Later, I found home again inside the pages ofΒ The Sun and the SerpentΒ and thought about how grateful I was to have found this book through Sue and Stuart’s writing. And I thought about how much more comfortable I am roaming the ancient landscape of England, or the quiet landscape of the inner self, rather than the frenetic energies of a fair.

31 thoughts on “The Business of Spirituality and its Slippery Slope

    1. Just finished it last night. I’m considering it a holy book at this point πŸ˜‰ It confirms where my “fictional” series has led me and helped me put some valuable pieces together. Naturally I want to attend the June workshop more than ever now. πŸ™‚

      Liked by 3 people

      1. I’ve only ever been to one spiritual ‘Fair’… Although there were undoubtedly many sincere vendors and speakers, I found the whole thing depressing, pandering to the lowest common denominator in order to make the highest financial return.

        Liked by 2 people

      2. I wonder if is wholly possible to have a place where such a variety of spiritual paths and practices are shared, especially where aspects of it have a price tagattached, without running the risk of falling into ego- or commercial traps.

        Liked by 2 people

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  3. These fairs are a bit overdone, for sure. The sad part, as you mentioned, is that folks are seeking answers outside of themselves, following a guru, when the best one to follow resides within. It may be a process that must be gone through to reach the truth.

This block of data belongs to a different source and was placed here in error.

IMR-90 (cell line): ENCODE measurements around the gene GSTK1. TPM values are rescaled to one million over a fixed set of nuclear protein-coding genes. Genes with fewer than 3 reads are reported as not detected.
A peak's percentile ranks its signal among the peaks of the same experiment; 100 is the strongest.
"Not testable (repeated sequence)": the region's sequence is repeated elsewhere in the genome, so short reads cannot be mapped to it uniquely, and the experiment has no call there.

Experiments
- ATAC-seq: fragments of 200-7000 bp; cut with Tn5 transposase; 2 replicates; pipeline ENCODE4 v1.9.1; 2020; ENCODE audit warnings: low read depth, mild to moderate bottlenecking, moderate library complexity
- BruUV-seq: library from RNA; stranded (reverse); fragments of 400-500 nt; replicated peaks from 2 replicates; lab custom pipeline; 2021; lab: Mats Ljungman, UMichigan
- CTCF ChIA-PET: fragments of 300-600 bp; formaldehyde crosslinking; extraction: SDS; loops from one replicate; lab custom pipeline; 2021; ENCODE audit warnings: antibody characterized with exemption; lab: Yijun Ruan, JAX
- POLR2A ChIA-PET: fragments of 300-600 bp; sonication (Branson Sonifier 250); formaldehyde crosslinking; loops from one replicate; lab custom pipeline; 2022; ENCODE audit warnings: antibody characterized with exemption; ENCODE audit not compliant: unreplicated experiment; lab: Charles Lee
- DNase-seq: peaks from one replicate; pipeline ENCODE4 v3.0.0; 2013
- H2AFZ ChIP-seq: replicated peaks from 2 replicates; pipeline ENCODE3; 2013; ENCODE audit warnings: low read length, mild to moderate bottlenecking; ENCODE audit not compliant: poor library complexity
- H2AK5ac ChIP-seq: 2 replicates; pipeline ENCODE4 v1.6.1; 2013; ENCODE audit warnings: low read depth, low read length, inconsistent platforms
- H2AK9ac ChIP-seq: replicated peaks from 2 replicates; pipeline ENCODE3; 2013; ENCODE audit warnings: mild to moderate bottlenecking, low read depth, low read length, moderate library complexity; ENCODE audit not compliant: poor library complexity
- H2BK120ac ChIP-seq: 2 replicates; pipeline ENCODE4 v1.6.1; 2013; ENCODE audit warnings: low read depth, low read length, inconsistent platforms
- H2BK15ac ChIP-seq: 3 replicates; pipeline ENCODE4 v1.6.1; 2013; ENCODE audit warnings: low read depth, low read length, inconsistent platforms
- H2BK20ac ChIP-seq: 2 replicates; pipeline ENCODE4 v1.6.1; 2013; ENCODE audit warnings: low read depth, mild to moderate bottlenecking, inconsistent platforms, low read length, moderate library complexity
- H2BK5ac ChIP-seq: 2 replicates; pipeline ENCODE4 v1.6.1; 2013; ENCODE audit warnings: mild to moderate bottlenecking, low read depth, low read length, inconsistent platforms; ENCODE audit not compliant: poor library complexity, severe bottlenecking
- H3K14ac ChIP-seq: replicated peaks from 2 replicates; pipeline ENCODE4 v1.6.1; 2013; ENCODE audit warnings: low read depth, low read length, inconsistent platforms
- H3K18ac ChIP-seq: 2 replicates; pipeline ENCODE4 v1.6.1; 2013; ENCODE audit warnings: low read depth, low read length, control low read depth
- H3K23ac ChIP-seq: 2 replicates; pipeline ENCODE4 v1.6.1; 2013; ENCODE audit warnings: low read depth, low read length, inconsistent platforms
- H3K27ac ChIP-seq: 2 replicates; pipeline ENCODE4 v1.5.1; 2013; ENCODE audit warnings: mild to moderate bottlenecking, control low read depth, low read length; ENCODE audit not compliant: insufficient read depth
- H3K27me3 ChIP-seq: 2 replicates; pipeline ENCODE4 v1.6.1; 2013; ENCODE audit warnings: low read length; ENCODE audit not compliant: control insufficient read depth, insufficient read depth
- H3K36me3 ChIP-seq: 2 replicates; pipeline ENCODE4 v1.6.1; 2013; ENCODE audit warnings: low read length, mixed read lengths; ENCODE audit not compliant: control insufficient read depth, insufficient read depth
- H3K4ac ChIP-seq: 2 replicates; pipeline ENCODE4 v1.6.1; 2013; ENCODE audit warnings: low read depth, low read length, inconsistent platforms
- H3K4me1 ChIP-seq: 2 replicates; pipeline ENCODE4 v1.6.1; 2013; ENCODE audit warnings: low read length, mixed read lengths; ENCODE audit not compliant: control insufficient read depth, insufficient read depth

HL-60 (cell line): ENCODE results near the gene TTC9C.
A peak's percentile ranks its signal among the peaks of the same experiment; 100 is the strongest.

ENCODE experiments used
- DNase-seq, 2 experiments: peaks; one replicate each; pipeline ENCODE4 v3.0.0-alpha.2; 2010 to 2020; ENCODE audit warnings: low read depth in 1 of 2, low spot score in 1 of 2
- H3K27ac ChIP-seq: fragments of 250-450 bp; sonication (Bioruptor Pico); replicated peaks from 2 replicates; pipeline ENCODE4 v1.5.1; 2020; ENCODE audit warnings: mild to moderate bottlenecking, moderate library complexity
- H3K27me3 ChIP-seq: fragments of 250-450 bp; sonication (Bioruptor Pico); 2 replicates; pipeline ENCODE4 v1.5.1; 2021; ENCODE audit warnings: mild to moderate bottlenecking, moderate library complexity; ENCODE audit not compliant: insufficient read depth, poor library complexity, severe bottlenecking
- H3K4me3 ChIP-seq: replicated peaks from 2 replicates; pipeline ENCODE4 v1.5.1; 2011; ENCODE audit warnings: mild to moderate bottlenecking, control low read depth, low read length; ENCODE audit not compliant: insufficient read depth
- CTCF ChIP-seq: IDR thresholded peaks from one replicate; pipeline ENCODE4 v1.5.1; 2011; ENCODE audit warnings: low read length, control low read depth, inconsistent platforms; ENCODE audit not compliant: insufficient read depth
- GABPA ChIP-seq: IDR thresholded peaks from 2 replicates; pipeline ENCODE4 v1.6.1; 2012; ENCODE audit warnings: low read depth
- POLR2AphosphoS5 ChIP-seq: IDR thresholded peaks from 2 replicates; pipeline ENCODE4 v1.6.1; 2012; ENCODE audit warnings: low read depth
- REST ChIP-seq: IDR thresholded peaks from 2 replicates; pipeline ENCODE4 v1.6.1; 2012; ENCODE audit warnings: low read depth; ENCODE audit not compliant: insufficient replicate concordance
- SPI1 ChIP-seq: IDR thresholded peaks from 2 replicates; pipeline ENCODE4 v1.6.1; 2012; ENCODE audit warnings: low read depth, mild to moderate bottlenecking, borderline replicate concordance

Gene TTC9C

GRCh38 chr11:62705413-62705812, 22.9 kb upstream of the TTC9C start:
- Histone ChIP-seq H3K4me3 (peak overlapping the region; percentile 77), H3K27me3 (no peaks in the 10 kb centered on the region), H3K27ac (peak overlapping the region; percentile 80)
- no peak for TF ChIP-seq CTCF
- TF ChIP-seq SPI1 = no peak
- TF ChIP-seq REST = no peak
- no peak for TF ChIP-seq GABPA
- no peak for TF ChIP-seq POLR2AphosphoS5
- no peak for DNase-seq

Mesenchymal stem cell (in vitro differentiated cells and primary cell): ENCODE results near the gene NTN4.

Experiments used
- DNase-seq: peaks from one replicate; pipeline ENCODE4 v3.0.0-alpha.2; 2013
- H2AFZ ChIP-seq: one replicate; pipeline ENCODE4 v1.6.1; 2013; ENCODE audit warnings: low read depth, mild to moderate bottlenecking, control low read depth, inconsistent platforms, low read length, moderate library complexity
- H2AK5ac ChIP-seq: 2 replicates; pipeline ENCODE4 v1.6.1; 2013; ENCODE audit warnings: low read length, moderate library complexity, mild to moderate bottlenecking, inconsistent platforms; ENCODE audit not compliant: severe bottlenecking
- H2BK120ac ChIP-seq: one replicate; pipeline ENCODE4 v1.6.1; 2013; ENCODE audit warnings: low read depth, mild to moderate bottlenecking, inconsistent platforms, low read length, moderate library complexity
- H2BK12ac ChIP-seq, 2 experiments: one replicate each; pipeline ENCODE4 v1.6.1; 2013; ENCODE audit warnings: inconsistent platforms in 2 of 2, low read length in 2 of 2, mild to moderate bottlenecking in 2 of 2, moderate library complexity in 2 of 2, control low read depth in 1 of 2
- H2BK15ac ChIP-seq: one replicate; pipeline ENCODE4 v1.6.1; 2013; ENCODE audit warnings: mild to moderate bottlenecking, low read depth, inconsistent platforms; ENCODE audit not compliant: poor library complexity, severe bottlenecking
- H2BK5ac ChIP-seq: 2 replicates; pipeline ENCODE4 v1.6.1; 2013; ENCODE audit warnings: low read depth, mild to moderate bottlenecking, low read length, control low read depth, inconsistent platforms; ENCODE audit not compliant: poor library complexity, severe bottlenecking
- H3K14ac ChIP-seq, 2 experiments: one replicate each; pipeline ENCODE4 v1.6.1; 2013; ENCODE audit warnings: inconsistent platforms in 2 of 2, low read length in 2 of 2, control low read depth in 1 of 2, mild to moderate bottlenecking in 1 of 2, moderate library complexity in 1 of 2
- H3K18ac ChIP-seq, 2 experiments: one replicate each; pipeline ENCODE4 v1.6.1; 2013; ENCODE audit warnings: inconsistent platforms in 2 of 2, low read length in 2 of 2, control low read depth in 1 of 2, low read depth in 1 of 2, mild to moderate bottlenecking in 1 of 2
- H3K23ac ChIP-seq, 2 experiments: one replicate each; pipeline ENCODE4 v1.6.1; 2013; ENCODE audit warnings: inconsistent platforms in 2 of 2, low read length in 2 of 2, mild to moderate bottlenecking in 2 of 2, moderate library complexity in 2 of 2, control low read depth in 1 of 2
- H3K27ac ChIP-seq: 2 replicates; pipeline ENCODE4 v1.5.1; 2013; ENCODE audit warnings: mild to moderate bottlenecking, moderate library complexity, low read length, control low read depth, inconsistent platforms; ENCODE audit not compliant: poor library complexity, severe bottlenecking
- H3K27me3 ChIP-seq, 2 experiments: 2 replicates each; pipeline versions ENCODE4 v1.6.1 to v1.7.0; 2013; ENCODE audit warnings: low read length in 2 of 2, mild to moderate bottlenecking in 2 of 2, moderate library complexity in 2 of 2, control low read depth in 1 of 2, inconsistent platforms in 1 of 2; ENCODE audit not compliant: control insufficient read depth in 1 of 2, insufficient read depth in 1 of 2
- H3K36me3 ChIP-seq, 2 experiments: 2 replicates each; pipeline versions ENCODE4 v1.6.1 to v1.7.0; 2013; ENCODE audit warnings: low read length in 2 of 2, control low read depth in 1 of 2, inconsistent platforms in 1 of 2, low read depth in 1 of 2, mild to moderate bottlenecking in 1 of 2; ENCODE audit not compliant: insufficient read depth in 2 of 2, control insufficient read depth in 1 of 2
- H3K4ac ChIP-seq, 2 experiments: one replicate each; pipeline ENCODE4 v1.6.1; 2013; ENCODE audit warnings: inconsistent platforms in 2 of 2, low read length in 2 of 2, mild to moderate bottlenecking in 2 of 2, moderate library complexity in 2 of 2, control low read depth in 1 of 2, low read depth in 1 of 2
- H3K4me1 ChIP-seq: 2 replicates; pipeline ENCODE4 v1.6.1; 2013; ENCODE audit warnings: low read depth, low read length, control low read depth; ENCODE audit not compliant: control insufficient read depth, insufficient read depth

Liked by 1 person

    1. I certainly did my share of external searching…I think it’s an easy crutch for many to avoid the often really difficult work needed to go within and see the truth. But it is so sad to see the profiteering of this in the sense that people are really made to feel as though someone “special” has come up with a “magical” cure for them. Thank you for sharing your thoughts on this.

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  4. Life is surely the best “guru” and experience processed is knowledge and understanding gained. However, that said, I would just mention that when viewed without judgement behaviors of others are not as affecting. Good column, interesting reflection. wishing you every joy, Tasha

    Liked by 1 person